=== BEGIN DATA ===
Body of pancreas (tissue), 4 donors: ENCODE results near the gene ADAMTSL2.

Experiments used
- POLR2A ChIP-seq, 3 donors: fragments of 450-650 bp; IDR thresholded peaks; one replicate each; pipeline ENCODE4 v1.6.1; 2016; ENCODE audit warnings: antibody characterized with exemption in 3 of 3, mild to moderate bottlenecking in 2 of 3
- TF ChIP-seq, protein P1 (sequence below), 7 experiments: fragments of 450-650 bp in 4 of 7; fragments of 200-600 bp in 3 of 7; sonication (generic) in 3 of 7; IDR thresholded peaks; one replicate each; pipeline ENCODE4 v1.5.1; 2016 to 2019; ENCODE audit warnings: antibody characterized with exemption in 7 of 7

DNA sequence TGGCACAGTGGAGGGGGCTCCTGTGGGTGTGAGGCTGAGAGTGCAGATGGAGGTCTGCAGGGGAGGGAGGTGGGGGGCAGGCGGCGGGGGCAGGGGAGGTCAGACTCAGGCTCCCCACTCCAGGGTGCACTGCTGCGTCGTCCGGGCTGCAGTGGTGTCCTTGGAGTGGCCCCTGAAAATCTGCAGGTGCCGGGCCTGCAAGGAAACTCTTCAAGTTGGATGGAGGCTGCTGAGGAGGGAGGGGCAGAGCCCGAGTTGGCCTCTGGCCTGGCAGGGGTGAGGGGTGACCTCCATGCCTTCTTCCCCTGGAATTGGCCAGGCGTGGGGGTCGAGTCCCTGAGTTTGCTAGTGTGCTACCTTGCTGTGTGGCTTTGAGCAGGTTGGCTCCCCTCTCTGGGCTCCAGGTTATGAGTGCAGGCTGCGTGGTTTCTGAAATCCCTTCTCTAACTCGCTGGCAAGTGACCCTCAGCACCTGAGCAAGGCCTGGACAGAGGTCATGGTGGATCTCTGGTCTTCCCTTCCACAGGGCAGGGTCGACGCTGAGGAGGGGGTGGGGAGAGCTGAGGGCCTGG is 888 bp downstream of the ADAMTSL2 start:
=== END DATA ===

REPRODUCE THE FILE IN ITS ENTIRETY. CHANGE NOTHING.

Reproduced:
Body of pancreas (tissue), 4 donors: ENCODE results near the gene ADAMTSL2.

Experiments used
- POLR2A ChIP-seq, 3 donors: fragments of 450-650 bp; IDR thresholded peaks; one replicate each; pipeline ENCODE4 v1.6.1; 2016; ENCODE audit warnings: antibody characterized with exemption in 3 of 3, mild to moderate bottlenecking in 2 of 3
- TF ChIP-seq, protein P1 (sequence below), 7 experiments: fragments of 450-650 bp in 4 of 7; fragments of 200-600 bp in 3 of 7; sonication (generic) in 3 of 7; IDR thresholded peaks; one replicate each; pipeline ENCODE4 v1.5.1; 2016 to 2019; ENCODE audit warnings: antibody characterized with exemption in 7 of 7

DNA sequence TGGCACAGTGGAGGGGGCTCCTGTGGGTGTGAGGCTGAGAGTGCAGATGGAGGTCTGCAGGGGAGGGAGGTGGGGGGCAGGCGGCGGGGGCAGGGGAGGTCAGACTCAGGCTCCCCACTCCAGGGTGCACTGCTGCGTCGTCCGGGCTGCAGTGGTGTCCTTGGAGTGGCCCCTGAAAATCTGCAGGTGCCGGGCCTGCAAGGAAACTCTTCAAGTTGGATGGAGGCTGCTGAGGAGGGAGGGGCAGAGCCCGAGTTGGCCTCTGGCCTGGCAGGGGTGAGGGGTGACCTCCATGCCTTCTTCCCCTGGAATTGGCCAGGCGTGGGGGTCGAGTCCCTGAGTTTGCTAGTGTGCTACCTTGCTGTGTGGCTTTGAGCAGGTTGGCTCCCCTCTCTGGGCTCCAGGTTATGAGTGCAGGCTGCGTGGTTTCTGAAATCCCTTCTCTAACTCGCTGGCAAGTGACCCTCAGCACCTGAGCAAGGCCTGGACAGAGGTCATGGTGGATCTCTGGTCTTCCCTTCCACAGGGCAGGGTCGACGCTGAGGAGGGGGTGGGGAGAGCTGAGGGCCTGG is 888 bp downstream of the ADAMTSL2 start: